On March 20th, Jonathan Yeo will be unveiling a series of portraits he has been working on with Cara Delevingne at Denmark’s Museum of National History at Frederiksborg Castle in Copenhagen. He choose the English fashion model and actress as his muse because of her ability to change and curate her image in this age of social media. The exhibition will be the painter’s largest retrospective to date and will have a room solely dedicated to his collaboration with Delevingne over the last 18 months.
He further explains – “I’m honoured to be having such a major exhibition at Denmark’s prestigious National History Museum and also to have been collaborating with one of the most interesting cultural figures of her generation on several new works. Cara and I have been working for over a year on a series of portraits themed around the challenge of depicting subjects who are increasingly adept at manipulating and changing their own image.
Creating and reading portraiture, and the construction of identity, has become part of our everyday life through the rising dominance of platforms such as Instagram and Facebook. In recent years there has been an explosion in the number of portrait images being shared on a daily basis. A generation is becoming used to composing, decoding, and deconstructing images of each other’s faces in a way that previously might only have interested artists, photographers, or students of art history.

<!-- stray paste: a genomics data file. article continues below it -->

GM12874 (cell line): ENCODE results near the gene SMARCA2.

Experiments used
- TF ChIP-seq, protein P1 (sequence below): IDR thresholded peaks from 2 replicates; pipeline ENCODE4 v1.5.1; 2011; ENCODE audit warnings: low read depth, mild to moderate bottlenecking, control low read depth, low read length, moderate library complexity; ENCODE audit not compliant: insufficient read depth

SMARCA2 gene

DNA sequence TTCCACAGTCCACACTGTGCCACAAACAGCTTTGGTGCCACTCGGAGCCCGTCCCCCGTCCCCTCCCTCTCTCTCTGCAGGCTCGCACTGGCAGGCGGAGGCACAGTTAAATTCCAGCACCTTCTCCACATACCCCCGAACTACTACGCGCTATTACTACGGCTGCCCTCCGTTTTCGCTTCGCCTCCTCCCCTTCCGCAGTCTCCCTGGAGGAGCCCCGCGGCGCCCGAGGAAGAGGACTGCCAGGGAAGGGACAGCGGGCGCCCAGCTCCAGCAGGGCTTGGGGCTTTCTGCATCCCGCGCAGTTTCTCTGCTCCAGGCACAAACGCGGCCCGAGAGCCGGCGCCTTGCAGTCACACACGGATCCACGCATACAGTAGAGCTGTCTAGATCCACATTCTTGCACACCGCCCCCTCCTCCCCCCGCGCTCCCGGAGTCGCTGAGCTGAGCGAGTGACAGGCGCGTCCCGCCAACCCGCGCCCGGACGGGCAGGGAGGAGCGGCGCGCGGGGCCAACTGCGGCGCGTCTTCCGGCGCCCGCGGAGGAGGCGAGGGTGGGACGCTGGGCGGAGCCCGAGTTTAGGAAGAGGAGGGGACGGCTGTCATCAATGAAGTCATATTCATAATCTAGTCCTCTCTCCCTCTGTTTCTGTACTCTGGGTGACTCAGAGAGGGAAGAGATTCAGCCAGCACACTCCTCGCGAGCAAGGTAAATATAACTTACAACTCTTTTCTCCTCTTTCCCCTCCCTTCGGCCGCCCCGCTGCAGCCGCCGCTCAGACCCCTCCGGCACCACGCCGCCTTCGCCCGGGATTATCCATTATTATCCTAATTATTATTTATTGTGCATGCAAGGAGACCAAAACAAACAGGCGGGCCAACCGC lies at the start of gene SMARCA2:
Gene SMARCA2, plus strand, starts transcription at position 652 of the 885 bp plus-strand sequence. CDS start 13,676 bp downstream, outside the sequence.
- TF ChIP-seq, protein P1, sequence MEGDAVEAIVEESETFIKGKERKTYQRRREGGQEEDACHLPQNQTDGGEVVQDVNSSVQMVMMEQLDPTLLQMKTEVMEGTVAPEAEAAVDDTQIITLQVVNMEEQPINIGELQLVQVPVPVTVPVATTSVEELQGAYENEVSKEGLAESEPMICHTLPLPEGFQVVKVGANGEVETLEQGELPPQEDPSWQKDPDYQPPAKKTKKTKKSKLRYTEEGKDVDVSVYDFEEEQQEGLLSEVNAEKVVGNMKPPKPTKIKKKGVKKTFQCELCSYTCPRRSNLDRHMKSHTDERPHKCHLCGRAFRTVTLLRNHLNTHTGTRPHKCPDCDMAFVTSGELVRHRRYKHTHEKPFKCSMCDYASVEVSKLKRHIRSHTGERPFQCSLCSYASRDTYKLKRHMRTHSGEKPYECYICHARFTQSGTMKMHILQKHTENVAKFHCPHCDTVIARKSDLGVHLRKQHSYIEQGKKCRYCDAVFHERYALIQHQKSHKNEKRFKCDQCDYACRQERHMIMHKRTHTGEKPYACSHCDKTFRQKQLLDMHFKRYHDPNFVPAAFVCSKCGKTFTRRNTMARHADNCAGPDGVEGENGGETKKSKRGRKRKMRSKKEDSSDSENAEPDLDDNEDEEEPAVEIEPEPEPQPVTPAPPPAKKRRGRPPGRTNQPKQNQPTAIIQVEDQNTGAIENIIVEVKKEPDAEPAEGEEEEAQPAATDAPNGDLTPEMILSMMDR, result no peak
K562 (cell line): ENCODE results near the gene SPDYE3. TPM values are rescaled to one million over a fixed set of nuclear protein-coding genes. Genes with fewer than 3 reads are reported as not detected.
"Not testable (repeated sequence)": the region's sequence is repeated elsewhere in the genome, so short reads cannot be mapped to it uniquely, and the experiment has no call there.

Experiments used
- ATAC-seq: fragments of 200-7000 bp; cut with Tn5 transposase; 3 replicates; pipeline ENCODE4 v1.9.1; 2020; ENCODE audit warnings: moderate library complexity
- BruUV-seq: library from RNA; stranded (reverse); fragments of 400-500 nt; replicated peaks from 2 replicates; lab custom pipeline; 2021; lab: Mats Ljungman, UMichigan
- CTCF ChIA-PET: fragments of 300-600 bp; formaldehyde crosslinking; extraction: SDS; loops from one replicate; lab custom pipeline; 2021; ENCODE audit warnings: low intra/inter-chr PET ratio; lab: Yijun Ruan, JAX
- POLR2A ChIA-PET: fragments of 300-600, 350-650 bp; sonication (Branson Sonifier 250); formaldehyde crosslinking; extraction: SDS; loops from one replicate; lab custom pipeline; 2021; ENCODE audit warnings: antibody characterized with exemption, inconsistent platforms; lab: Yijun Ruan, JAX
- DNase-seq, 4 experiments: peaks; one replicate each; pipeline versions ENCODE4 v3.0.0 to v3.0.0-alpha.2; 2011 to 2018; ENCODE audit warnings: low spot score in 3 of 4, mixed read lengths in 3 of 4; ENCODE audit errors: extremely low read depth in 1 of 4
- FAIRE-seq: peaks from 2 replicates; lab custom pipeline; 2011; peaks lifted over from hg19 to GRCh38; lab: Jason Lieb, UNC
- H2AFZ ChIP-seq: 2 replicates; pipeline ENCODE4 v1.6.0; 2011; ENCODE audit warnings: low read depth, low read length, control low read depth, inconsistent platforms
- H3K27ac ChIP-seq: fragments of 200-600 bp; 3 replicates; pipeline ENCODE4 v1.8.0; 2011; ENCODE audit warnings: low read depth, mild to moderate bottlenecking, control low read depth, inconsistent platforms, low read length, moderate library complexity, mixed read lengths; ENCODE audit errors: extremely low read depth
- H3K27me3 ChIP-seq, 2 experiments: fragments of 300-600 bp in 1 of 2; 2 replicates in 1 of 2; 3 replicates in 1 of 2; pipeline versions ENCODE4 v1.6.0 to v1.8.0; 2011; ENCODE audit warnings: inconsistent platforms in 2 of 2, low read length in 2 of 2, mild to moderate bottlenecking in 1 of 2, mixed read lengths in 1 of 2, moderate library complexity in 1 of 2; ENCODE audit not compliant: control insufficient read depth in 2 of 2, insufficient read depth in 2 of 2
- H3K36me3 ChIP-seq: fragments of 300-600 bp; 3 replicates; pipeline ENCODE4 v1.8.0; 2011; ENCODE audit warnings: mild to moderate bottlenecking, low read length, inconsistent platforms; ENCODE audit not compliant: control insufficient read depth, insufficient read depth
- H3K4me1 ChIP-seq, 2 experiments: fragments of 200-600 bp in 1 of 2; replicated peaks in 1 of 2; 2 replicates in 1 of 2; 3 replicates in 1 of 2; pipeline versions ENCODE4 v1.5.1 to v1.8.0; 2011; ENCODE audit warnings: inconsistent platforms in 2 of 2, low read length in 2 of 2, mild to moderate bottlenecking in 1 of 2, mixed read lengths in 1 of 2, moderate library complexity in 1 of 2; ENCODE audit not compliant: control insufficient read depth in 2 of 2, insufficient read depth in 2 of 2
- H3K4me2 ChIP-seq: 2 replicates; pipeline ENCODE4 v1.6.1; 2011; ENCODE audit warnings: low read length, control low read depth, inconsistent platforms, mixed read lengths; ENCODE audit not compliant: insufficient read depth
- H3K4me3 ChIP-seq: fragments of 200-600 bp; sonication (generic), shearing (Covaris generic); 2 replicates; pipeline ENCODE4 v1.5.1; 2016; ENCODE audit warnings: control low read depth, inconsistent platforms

Performers, politicians, and actors are, from a portraitist’s point of view, in the business of deceiving us, their faces a key part of their professional veneer and characterisation. I was interested in exploring this theme further with someone who consciously embraces their ability to transform and play with their own identity.
Cara seemed to me to be the perfect subject and muse, as she is not only a brilliant chameleon, but also someone synonymous with creating images of herself and sharing them with this increasingly sophisticated and knowing audience. The gravitas of the museum, with its elegant, historical setting, juxtaposes playfully with many of these newer works, and hopefully highlights the fact that we are at a moment of significant change for the medium.”
Discuss Jonathan Yeo here.